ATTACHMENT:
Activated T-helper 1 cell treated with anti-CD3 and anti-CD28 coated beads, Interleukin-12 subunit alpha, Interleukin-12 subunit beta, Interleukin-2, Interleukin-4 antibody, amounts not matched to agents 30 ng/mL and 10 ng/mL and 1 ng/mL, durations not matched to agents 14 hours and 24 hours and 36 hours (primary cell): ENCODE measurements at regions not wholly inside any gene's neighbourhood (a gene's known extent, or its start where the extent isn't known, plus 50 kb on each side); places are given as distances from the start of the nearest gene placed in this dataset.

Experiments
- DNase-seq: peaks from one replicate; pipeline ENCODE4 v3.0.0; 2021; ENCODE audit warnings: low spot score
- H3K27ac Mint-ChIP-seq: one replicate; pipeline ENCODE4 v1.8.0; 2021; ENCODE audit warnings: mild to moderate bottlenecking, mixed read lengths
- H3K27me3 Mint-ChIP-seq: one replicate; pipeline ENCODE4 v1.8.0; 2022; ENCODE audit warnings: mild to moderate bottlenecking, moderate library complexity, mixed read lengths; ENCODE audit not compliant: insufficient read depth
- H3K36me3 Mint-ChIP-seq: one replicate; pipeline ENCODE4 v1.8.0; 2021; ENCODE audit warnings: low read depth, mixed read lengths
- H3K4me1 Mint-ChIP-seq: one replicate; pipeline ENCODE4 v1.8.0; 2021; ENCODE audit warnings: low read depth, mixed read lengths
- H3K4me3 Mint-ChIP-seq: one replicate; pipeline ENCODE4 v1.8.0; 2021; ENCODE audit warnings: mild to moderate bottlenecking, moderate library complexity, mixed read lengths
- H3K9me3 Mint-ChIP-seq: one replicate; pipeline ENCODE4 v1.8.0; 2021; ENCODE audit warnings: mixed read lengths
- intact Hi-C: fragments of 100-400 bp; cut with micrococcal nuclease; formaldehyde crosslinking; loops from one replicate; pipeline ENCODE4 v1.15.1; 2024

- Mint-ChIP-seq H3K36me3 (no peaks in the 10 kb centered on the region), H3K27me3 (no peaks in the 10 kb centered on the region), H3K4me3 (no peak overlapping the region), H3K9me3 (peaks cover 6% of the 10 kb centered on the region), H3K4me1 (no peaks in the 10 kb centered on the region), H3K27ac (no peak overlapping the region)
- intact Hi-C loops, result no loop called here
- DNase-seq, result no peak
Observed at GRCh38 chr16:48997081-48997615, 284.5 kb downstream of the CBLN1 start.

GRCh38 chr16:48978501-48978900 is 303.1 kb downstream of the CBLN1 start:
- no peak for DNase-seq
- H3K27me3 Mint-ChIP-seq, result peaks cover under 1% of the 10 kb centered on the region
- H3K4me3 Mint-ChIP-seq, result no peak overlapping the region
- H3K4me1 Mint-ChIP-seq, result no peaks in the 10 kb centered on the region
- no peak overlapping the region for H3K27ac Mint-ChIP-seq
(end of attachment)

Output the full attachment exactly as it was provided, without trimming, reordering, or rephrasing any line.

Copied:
Activated T-helper 1 cell treated with anti-CD3 and anti-CD28 coated beads, Interleukin-12 subunit alpha, Interleukin-12 subunit beta, Interleukin-2, Interleukin-4 antibody, amounts not matched to agents 30 ng/mL and 10 ng/mL and 1 ng/mL, durations not matched to agents 14 hours and 24 hours and 36 hours (primary cell): ENCODE measurements at regions not wholly inside any gene's neighbourhood (a gene's known extent, or its start where the extent isn't known, plus 50 kb on each side); places are given as distances from the start of the nearest gene placed in this dataset.

Experiments
- DNase-seq: peaks from one replicate; pipeline ENCODE4 v3.0.0; 2021; ENCODE audit warnings: low spot score
- H3K27ac Mint-ChIP-seq: one replicate; pipeline ENCODE4 v1.8.0; 2021; ENCODE audit warnings: mild to moderate bottlenecking, mixed read lengths
- H3K27me3 Mint-ChIP-seq: one replicate; pipeline ENCODE4 v1.8.0; 2022; ENCODE audit warnings: mild to moderate bottlenecking, moderate library complexity, mixed read lengths; ENCODE audit not compliant: insufficient read depth
- H3K36me3 Mint-ChIP-seq: one replicate; pipeline ENCODE4 v1.8.0; 2021; ENCODE audit warnings: low read depth, mixed read lengths
- H3K4me1 Mint-ChIP-seq: one replicate; pipeline ENCODE4 v1.8.0; 2021; ENCODE audit warnings: low read depth, mixed read lengths
- H3K4me3 Mint-ChIP-seq: one replicate; pipeline ENCODE4 v1.8.0; 2021; ENCODE audit warnings: mild to moderate bottlenecking, moderate library complexity, mixed read lengths
- H3K9me3 Mint-ChIP-seq: one replicate; pipeline ENCODE4 v1.8.0; 2021; ENCODE audit warnings: mixed read lengths
- intact Hi-C: fragments of 100-400 bp; cut with micrococcal nuclease; formaldehyde crosslinking; loops from one replicate; pipeline ENCODE4 v1.15.1; 2024

- Mint-ChIP-seq H3K36me3 (no peaks in the 10 kb centered on the region), H3K27me3 (no peaks in the 10 kb centered on the region), H3K4me3 (no peak overlapping the region), H3K9me3 (peaks cover 6% of the 10 kb centered on the region), H3K4me1 (no peaks in the 10 kb centered on the region), H3K27ac (no peak overlapping the region)
- intact Hi-C loops, result no loop called here
- DNase-seq, result no peak
Observed at GRCh38 chr16:48997081-48997615, 284.5 kb downstream of the CBLN1 start.

GRCh38 chr16:48978501-48978900 is 303.1 kb downstream of the CBLN1 start:
- no peak for DNase-seq
- H3K27me3 Mint-ChIP-seq, result peaks cover under 1% of the 10 kb centered on the region
- H3K4me3 Mint-ChIP-seq, result no peak overlapping the region
- H3K4me1 Mint-ChIP-seq, result no peaks in the 10 kb centered on the region
- no peak overlapping the region for H3K27ac Mint-ChIP-seq